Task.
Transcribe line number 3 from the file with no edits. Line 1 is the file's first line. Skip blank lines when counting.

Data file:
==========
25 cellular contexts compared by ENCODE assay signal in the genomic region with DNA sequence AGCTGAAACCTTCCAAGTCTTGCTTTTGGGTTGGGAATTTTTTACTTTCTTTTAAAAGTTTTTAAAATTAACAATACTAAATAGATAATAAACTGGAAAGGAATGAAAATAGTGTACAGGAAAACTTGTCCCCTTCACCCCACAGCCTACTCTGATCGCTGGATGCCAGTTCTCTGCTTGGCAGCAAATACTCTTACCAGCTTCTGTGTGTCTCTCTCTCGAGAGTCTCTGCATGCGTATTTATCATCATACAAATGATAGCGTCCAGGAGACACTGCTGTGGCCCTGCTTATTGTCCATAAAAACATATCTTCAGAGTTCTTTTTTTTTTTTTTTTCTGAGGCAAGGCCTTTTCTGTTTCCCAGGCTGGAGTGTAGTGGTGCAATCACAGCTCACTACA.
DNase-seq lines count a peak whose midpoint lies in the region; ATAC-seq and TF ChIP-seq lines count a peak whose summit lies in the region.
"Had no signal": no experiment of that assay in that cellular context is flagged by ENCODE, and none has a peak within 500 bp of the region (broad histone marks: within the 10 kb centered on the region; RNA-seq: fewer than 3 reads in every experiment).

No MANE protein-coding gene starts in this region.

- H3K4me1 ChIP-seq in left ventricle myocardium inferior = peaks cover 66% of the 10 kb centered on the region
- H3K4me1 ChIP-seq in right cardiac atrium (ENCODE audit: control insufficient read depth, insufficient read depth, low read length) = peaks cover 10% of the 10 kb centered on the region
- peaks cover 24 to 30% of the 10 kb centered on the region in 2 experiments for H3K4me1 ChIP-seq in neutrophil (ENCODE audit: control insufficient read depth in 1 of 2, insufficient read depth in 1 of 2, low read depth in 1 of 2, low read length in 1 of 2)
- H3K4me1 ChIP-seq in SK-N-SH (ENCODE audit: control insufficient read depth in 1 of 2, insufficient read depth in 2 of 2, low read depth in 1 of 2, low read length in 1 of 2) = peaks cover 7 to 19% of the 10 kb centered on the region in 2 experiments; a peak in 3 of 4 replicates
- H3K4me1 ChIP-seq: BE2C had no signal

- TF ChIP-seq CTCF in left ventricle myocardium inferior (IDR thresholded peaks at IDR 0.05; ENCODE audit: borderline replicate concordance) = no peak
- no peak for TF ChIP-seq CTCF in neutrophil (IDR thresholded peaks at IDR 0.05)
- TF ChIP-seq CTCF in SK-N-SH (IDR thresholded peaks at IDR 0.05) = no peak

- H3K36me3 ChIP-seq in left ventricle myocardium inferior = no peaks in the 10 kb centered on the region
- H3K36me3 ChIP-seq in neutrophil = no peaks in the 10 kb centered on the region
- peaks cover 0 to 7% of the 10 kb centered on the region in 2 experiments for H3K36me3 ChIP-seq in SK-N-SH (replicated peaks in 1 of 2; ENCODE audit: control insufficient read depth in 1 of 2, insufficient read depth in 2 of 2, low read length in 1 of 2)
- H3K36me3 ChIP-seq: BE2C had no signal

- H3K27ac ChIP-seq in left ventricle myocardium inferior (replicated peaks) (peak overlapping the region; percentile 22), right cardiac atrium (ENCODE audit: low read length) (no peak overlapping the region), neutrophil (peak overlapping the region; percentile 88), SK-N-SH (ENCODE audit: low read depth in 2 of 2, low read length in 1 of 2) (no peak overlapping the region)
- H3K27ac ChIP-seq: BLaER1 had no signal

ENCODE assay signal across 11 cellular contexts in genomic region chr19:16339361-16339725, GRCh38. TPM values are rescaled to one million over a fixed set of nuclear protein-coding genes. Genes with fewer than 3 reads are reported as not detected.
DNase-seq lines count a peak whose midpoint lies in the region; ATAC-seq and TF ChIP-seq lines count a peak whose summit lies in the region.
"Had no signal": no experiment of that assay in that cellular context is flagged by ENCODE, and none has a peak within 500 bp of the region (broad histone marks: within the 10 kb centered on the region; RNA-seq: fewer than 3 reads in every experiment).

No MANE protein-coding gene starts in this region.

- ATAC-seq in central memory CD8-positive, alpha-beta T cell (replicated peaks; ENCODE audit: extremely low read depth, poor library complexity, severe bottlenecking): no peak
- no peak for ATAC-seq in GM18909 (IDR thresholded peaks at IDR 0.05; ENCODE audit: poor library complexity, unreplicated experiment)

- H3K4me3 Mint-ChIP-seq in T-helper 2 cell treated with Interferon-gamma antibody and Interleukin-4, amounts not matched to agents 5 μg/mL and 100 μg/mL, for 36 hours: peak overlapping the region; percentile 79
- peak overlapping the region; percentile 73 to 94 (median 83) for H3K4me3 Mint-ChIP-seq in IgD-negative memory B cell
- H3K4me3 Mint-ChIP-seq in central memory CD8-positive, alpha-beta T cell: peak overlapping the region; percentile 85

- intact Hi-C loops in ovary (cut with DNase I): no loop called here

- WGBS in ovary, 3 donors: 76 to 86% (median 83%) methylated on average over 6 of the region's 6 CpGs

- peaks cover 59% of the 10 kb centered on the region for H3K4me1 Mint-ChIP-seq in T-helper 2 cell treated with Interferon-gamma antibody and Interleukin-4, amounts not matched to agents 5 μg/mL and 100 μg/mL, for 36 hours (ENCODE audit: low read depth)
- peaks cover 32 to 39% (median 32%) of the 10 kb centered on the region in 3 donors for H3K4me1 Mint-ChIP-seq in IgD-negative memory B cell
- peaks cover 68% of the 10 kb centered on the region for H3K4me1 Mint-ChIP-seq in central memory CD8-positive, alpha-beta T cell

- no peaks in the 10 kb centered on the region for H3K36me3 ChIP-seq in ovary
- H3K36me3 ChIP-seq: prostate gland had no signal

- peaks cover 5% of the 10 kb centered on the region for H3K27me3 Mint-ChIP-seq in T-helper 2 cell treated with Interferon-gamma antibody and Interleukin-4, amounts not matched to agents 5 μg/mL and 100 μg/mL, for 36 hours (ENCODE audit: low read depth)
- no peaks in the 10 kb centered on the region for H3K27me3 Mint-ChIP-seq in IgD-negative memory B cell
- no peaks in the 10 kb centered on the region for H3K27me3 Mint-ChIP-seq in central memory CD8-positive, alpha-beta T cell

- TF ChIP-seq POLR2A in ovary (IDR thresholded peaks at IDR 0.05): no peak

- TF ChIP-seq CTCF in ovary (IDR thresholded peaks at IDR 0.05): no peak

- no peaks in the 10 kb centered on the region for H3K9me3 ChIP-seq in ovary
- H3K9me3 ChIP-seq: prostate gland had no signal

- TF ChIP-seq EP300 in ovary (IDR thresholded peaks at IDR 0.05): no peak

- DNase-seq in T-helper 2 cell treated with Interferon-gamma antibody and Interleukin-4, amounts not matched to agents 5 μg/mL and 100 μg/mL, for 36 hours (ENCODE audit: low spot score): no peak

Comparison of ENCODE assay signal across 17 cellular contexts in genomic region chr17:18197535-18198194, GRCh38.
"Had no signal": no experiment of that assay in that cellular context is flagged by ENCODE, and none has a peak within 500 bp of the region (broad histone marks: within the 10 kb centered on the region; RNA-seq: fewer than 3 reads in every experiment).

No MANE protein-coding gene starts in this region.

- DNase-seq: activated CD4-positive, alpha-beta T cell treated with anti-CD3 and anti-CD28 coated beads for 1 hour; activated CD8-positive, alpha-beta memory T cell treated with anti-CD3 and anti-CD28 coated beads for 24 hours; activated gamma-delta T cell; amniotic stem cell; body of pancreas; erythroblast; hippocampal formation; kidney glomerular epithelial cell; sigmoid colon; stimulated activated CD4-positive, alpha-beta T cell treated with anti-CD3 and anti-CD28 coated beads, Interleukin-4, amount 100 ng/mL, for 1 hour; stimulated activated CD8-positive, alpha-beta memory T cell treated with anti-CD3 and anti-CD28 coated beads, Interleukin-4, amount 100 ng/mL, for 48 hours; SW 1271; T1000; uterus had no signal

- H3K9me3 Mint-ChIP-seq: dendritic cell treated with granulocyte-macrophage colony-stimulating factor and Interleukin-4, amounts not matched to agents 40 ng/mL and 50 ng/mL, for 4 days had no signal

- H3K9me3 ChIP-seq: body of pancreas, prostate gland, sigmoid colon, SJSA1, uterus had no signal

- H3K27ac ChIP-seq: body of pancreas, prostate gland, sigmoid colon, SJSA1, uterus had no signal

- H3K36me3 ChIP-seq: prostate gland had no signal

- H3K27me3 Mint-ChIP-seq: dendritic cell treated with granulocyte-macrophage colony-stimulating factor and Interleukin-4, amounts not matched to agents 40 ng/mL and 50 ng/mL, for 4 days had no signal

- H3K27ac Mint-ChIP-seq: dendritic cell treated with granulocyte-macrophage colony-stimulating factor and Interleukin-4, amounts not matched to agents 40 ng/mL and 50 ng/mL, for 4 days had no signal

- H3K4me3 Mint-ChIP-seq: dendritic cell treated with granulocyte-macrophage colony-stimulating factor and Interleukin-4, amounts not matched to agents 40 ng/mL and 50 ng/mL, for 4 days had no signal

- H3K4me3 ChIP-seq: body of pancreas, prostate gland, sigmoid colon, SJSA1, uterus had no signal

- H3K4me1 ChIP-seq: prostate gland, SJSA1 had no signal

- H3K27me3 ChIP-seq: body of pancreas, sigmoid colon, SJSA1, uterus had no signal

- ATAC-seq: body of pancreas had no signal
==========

"Had no signal": no experiment of that assay in that cellular context is flagged by ENCODE, and none has a peak within 500 bp of the region (broad histone marks: within the 10 kb centered on the region; RNA-seq: fewer than 3 reads in every experiment).